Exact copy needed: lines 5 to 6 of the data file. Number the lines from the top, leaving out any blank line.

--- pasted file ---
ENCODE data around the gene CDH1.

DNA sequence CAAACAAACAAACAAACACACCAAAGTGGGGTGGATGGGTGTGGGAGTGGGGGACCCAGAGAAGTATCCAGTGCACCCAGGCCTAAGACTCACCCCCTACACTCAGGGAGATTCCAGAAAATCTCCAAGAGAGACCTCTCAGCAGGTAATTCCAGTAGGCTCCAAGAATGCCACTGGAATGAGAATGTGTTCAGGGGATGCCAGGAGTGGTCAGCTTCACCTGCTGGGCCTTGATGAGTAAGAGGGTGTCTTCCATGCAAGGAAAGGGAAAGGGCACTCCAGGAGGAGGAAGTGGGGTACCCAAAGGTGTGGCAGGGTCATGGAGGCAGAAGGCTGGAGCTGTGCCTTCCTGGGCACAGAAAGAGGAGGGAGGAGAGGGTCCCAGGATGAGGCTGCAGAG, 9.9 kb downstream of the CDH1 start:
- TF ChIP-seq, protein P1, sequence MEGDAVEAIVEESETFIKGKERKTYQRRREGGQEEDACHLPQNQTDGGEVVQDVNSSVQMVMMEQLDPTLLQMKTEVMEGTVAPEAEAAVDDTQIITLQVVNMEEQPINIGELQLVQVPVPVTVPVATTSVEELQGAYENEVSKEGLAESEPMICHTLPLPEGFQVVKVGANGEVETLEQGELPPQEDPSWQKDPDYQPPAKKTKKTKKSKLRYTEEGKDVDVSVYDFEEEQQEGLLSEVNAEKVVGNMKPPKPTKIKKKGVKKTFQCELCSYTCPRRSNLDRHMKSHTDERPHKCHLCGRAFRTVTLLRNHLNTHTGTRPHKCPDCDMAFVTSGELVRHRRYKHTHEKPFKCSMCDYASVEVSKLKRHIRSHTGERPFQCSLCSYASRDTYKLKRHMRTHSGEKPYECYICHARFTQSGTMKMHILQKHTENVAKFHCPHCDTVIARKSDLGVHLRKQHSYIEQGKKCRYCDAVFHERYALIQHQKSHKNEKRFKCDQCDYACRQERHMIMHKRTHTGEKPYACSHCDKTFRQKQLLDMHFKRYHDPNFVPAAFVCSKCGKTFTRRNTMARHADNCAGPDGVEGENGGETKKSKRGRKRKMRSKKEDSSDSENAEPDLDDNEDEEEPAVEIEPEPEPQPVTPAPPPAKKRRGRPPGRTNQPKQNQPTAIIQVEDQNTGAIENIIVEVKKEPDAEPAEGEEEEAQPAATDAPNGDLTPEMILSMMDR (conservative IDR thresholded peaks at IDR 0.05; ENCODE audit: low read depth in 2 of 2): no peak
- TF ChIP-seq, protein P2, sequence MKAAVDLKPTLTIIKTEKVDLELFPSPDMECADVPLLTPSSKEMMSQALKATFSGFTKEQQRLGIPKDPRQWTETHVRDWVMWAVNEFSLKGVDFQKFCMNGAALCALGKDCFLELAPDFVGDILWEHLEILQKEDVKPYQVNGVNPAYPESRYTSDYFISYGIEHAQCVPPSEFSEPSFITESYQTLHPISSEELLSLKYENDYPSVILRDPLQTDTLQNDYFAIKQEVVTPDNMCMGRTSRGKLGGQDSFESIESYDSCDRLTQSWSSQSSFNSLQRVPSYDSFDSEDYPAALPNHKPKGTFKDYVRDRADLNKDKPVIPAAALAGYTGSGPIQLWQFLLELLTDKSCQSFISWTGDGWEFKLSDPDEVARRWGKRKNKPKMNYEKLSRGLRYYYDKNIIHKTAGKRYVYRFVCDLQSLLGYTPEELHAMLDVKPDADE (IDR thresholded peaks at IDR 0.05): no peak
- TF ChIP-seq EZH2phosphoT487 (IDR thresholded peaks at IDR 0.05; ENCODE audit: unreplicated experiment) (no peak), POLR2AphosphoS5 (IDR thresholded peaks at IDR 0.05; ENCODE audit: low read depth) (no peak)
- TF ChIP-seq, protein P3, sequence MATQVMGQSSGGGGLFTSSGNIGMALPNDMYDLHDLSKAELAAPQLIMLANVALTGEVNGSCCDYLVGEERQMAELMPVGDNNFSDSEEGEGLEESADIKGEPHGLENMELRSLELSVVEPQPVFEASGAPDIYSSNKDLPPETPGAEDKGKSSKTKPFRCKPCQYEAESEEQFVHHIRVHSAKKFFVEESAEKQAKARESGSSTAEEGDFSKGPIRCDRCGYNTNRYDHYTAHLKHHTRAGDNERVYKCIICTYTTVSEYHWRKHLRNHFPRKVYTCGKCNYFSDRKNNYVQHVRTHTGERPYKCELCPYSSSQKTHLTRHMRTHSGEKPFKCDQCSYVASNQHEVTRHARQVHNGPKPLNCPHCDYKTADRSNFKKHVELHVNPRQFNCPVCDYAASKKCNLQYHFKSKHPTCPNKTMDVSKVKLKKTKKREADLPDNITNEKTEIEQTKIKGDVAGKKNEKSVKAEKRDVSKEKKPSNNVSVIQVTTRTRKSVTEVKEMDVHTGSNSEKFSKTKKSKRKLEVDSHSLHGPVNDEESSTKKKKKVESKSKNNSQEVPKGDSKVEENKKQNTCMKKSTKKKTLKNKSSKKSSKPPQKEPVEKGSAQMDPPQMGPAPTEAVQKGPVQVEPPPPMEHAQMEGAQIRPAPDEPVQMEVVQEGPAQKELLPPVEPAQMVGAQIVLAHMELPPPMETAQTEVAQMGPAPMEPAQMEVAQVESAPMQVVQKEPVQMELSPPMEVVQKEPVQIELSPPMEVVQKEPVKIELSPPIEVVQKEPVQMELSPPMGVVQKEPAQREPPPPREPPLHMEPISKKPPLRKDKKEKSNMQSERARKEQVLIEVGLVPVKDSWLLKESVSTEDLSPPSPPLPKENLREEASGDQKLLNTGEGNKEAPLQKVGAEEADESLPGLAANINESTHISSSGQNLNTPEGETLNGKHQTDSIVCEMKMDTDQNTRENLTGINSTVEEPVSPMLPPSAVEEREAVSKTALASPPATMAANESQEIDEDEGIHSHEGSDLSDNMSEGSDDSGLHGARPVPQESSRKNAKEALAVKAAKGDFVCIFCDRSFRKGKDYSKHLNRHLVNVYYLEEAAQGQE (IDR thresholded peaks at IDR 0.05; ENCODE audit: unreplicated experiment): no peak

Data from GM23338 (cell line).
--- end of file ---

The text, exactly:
- TF ChIP-seq EZH2phosphoT487 (IDR thresholded peaks at IDR 0.05; ENCODE audit: unreplicated experiment) (no peak), POLR2AphosphoS5 (IDR thresholded peaks at IDR 0.05; ENCODE audit: low read depth) (no peak)
- TF ChIP-seq, protein P3, sequence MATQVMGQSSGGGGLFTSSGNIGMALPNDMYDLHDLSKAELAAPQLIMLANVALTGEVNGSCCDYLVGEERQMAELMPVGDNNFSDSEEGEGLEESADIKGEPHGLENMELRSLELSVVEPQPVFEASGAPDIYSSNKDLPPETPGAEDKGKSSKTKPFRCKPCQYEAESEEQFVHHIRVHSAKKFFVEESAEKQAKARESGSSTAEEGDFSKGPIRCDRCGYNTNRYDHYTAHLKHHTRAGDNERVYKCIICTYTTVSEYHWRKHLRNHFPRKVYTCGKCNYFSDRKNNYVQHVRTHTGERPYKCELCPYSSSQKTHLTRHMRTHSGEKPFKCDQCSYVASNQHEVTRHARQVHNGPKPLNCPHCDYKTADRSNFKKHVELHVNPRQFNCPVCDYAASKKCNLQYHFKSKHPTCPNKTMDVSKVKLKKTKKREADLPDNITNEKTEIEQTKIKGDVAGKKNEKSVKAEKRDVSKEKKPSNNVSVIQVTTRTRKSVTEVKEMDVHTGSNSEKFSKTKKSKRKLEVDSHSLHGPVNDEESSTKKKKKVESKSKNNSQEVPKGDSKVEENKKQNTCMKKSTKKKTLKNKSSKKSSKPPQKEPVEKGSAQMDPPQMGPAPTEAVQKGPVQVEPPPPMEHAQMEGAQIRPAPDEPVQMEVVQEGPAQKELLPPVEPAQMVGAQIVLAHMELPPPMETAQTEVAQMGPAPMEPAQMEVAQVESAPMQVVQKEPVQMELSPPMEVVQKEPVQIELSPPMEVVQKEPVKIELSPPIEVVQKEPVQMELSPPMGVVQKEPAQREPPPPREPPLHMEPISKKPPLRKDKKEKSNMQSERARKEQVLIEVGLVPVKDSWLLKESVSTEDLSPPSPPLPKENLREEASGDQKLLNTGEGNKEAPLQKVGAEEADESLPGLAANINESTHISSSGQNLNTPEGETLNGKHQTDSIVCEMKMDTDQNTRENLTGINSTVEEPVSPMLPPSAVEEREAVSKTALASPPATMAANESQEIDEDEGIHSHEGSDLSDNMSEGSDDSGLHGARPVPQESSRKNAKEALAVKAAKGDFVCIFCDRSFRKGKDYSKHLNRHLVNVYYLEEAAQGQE (IDR thresholded peaks at IDR 0.05; ENCODE audit: unreplicated experiment): no peak